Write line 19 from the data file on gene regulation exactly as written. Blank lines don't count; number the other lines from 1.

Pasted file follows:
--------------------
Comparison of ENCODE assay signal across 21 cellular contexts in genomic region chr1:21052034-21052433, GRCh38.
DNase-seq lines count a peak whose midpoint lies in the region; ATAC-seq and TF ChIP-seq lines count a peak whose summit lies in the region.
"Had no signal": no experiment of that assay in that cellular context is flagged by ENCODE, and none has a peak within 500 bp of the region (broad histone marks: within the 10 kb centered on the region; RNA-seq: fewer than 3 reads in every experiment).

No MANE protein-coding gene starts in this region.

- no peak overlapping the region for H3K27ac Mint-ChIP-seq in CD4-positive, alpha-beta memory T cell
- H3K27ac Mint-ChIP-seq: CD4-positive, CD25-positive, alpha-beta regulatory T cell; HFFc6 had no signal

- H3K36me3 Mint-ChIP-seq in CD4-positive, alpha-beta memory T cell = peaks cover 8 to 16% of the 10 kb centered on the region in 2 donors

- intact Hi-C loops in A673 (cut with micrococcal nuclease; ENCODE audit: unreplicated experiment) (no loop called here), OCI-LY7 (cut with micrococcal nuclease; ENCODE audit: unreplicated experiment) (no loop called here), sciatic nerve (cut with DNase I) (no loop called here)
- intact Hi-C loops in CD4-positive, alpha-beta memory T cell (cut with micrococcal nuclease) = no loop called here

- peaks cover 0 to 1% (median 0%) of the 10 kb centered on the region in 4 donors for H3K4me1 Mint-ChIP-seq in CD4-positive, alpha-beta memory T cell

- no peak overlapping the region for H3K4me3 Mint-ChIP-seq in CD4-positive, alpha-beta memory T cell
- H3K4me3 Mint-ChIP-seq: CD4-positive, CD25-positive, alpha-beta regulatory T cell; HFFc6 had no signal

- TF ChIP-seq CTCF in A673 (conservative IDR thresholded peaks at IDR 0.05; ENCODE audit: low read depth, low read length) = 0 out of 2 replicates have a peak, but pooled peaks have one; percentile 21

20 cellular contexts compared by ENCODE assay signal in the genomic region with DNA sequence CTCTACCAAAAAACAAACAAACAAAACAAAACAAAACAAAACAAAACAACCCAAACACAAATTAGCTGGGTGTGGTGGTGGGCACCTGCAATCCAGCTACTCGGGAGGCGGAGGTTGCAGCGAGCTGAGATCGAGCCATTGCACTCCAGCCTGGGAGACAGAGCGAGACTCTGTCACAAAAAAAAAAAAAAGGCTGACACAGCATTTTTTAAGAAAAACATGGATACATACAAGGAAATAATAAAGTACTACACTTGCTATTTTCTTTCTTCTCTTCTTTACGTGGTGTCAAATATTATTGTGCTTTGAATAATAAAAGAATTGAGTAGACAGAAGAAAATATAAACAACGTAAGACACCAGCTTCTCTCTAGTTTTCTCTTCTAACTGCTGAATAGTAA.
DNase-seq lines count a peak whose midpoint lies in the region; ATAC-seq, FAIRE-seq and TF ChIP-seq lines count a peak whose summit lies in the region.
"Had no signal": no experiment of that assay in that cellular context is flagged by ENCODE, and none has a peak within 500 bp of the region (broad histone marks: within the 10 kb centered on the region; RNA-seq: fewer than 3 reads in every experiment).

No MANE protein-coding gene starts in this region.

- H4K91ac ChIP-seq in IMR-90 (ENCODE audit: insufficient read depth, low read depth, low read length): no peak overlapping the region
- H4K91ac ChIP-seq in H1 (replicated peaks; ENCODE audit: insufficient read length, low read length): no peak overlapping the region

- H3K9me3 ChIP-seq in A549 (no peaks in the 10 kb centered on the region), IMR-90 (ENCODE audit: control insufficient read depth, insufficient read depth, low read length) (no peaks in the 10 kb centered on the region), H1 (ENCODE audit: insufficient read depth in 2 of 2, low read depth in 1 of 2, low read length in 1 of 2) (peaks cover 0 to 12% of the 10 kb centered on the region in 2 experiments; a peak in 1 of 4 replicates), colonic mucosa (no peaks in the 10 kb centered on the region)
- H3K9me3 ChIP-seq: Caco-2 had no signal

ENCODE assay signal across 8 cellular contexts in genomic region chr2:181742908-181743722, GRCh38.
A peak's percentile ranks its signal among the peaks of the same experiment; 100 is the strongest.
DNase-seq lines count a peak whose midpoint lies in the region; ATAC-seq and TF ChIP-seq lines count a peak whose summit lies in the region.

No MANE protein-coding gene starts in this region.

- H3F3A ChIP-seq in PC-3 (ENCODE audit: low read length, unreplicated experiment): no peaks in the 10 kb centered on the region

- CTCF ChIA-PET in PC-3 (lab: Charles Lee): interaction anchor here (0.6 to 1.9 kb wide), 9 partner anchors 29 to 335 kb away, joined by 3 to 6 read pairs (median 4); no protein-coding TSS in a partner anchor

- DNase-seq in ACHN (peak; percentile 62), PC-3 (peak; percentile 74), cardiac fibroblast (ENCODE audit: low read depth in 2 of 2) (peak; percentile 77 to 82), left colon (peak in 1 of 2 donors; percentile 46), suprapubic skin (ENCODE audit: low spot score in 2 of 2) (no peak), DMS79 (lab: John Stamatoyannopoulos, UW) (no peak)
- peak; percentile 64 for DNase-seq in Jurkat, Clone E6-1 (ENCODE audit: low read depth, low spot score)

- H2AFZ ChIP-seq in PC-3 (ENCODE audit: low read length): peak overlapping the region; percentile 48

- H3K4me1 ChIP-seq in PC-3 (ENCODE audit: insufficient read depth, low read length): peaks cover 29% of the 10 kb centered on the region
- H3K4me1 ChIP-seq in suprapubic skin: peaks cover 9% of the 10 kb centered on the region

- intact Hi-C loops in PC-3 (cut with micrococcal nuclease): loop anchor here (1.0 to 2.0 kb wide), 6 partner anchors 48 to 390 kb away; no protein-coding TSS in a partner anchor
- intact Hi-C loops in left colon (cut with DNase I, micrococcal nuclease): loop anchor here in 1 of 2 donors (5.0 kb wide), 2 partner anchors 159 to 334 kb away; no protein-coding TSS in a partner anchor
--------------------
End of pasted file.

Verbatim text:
- H4K91ac ChIP-seq in H1 (replicated peaks; ENCODE audit: insufficient read length, low read length): no peak overlapping the region